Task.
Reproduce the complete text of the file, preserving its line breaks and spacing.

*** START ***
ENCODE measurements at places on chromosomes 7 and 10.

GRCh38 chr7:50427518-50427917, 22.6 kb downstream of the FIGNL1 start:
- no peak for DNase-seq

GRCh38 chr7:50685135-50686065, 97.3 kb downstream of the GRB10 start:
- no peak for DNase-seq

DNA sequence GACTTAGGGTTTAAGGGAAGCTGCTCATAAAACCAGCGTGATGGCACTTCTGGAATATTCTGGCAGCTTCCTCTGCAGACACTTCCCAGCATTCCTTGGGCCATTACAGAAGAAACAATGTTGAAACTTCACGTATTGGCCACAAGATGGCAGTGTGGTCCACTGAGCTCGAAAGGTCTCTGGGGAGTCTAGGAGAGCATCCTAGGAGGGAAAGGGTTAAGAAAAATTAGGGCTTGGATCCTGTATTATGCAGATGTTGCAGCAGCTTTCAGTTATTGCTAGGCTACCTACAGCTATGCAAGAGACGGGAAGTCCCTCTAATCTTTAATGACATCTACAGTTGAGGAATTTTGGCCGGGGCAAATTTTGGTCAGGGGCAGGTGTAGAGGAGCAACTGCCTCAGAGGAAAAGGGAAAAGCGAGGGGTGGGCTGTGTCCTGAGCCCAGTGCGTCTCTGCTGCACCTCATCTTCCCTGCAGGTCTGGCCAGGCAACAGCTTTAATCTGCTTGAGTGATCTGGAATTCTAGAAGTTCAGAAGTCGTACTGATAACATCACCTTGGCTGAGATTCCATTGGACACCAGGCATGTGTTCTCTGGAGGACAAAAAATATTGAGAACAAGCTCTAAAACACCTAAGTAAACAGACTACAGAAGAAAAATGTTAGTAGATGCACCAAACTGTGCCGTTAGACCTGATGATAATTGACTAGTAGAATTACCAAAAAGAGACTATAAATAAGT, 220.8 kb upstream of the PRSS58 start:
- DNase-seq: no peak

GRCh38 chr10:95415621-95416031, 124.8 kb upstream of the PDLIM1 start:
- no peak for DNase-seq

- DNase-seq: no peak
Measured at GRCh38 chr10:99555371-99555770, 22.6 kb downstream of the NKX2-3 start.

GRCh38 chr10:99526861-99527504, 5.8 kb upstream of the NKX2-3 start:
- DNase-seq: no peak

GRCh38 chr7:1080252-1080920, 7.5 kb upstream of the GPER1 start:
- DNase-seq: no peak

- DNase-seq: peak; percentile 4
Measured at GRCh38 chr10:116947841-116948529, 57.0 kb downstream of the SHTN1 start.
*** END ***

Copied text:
ENCODE measurements at places on chromosomes 7 and 10.

GRCh38 chr7:50427518-50427917, 22.6 kb downstream of the FIGNL1 start:
- no peak for DNase-seq

GRCh38 chr7:50685135-50686065, 97.3 kb downstream of the GRB10 start:
- no peak for DNase-seq

DNA sequence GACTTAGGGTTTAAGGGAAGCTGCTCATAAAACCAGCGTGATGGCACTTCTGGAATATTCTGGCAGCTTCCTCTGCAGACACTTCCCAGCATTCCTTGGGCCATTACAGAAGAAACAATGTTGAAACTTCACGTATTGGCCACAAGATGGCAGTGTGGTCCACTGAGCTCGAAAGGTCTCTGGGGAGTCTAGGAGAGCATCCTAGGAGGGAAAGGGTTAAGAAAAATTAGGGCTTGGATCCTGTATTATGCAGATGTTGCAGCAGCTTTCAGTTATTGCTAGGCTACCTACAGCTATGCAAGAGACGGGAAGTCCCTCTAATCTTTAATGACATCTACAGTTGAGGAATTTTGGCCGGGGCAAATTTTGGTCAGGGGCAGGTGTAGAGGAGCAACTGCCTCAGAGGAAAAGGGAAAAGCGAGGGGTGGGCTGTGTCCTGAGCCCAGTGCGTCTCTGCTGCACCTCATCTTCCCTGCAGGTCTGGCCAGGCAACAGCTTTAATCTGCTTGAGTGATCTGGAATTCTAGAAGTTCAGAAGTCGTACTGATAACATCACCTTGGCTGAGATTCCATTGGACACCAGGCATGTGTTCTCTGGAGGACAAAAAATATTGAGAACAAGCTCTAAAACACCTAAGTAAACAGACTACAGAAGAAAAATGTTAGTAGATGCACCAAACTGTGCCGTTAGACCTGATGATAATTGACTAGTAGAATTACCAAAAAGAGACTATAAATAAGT, 220.8 kb upstream of the PRSS58 start:
- DNase-seq: no peak

GRCh38 chr10:95415621-95416031, 124.8 kb upstream of the PDLIM1 start:
- no peak for DNase-seq

- DNase-seq: no peak
Measured at GRCh38 chr10:99555371-99555770, 22.6 kb downstream of the NKX2-3 start.

GRCh38 chr10:99526861-99527504, 5.8 kb upstream of the NKX2-3 start:
- DNase-seq: no peak

GRCh38 chr7:1080252-1080920, 7.5 kb upstream of the GPER1 start:
- DNase-seq: no peak

- DNase-seq: peak; percentile 4
Measured at GRCh38 chr10:116947841-116948529, 57.0 kb downstream of the SHTN1 start.